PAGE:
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Thread July 28, 2012 editorial: comments

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1 July 28, 2012 editorial: comments

Dear Fellow Audiofanziners!

http://www.nashvillescene.com/binary/ebd0/1343318504-i-love-pop-music-copy.pngI stumbled upon a very popular news item today (over 2000 tweets and 17K Facebook shares) the subject of which is Pop music too loud and all sounds the same: official.  Apparently scientists in Spain found that pop songs have become increasingly louder and blander in terms of chord progression, melodies and rhythm.  Judging from the popularity of this news item, I take it that people are either shocked and appalled by this finding or finally have official proof to their discontent with the current state of music writing (not the music industry for a change).  While it is true that recordings have become louder, as we previously discussed in ‘loudness wars’ and overly compressed music, what about the claim that all pop music sounds the same?

I have a little bit of a problem with this claim, not because I think it is untrue, but because – so what?  Pop music has a certain template in order to qualify as pop music: short, radio friendly, 4-4 timing, familiar pleasing chord progressions and song structure, melodies you can sing along to.  Otherwise it is no longer pop music is it?  If you hear a song lacking that certain dynamic, be it a bridge or a stop or vocals half a step higher, you feel uneasy and bored.  Are too many pop songs using a G chord followed by a D?  And then what happens when pop artists get a little experimental with their songs?  Record sales drop and in concerts you start to shuffle your feet waiting for ‘that new song’ to end in favor of that good old pop song, familiar and comfortable like an old pair of shoes.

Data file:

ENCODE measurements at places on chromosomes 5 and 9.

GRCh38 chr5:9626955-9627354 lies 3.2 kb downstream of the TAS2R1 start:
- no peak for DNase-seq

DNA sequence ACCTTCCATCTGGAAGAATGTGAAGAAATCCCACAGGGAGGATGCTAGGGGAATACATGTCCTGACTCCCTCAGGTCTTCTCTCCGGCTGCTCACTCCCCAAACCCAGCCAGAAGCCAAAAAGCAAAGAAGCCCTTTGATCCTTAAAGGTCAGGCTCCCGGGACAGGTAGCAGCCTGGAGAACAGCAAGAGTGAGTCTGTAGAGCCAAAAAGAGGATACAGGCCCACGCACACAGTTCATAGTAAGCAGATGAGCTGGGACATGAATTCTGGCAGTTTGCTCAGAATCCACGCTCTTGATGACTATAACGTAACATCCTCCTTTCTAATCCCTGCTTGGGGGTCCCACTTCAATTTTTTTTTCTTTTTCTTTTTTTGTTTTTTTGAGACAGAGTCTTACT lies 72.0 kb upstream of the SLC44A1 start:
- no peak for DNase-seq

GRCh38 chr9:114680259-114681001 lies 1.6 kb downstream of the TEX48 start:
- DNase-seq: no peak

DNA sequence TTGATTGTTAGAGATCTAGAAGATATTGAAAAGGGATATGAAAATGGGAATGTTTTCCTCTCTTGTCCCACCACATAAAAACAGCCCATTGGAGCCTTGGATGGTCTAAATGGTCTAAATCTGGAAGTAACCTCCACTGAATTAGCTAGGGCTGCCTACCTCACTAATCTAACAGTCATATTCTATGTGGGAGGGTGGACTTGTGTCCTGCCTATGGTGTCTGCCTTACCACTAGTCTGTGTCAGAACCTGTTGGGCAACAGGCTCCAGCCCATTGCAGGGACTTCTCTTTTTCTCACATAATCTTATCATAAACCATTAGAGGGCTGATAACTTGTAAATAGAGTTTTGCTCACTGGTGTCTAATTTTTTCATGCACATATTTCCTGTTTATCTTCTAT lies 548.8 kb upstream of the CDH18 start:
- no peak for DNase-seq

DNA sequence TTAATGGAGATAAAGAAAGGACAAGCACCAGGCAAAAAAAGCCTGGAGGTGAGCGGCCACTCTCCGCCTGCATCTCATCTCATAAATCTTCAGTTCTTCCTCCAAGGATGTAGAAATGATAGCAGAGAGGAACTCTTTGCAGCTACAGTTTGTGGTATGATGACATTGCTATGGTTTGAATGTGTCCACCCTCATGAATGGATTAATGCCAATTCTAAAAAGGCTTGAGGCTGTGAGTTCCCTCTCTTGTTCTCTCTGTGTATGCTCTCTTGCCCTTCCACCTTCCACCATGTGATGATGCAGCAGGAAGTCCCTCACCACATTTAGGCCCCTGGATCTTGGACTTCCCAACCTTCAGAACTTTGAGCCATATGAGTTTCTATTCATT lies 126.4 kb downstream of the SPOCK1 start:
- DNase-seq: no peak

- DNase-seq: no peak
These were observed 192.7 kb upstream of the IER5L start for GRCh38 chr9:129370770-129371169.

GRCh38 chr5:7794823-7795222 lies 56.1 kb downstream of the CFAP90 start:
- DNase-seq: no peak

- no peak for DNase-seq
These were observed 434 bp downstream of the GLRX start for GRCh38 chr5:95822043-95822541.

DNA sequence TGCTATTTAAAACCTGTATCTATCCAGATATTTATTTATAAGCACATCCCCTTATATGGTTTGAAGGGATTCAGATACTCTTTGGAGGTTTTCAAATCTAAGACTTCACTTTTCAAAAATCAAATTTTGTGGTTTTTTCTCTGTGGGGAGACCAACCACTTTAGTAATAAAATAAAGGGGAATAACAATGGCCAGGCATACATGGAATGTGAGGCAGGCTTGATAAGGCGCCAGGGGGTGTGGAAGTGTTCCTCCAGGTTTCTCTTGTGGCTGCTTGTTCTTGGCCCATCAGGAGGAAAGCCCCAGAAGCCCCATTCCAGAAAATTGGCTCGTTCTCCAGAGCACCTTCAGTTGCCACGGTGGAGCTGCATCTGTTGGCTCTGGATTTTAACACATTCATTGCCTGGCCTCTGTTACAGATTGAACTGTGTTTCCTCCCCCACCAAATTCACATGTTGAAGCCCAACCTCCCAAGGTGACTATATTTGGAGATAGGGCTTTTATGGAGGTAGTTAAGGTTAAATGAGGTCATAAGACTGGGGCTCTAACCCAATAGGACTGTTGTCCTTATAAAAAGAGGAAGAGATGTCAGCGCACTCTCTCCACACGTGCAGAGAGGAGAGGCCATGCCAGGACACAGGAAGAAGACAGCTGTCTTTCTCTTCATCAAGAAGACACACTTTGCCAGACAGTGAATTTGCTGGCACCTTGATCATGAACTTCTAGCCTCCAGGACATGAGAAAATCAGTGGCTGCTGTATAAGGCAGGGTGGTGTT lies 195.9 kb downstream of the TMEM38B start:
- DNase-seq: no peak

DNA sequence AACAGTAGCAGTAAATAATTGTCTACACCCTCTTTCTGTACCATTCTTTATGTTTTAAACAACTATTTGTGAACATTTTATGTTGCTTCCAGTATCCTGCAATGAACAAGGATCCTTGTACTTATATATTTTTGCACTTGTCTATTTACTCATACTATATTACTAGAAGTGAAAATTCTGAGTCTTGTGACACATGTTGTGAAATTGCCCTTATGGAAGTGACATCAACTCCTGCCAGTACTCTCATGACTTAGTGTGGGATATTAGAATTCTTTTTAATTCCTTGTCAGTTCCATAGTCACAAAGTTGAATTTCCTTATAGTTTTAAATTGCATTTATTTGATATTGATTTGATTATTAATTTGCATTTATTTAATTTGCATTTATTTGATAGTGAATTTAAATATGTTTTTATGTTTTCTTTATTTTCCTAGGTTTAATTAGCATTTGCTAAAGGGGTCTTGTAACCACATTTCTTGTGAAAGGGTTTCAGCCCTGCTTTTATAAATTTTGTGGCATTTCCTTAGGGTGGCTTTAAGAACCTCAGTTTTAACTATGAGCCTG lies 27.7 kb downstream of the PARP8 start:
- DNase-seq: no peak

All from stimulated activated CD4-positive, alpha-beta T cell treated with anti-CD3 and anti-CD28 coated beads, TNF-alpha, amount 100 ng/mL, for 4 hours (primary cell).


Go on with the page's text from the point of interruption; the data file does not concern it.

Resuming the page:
In short, the finding is not shocking.  What can we do about it?  We can try to be a little more creative in our pop song writing, but not too much, otherwise, it is no longer pop, but a different genre altogether.


Good,let's get back to having some decent tunes on the radio again...
Almost everything has a context.

The truth is that the nature of Pop Music is a direct reflection of what we have become as a consumer market. It has become "louder and blander in terms of chord progression, melodies and rhythm" because we have become that way. Pop Culture is more 'Two-Dimensional' than it was in 'Prior iterations of The Matrix'.

For instance, a music producer might say "Well, I'm from the old school and I like the music back in the day". Yet, if that same producer gets a request from an artist or record label to do a "Katy Perry sounding" record, the necessity and expediency of his or her financial circumstances will more than likely draw that producer right in, ready for work !

We are the quintessential "Quick Fix" generation and we can't help it ! We lose interest quickly, want more and more and are hyper-critical of what we would define as 'sub-par' at any given moment. Our modern sense of music reflects this sort of hyperbolic mindset.

Pop music does EXACTLY what it is designed to do: Reflect the mindset and desires of the generation that supports it. If some find modern Pop Music "louder and blander in terms of chord progression, melodies and rhythm" in a way that displeases them, the problem is not the music. The problem is that the listeners perspective has been type cast. They have become idiosyncratic.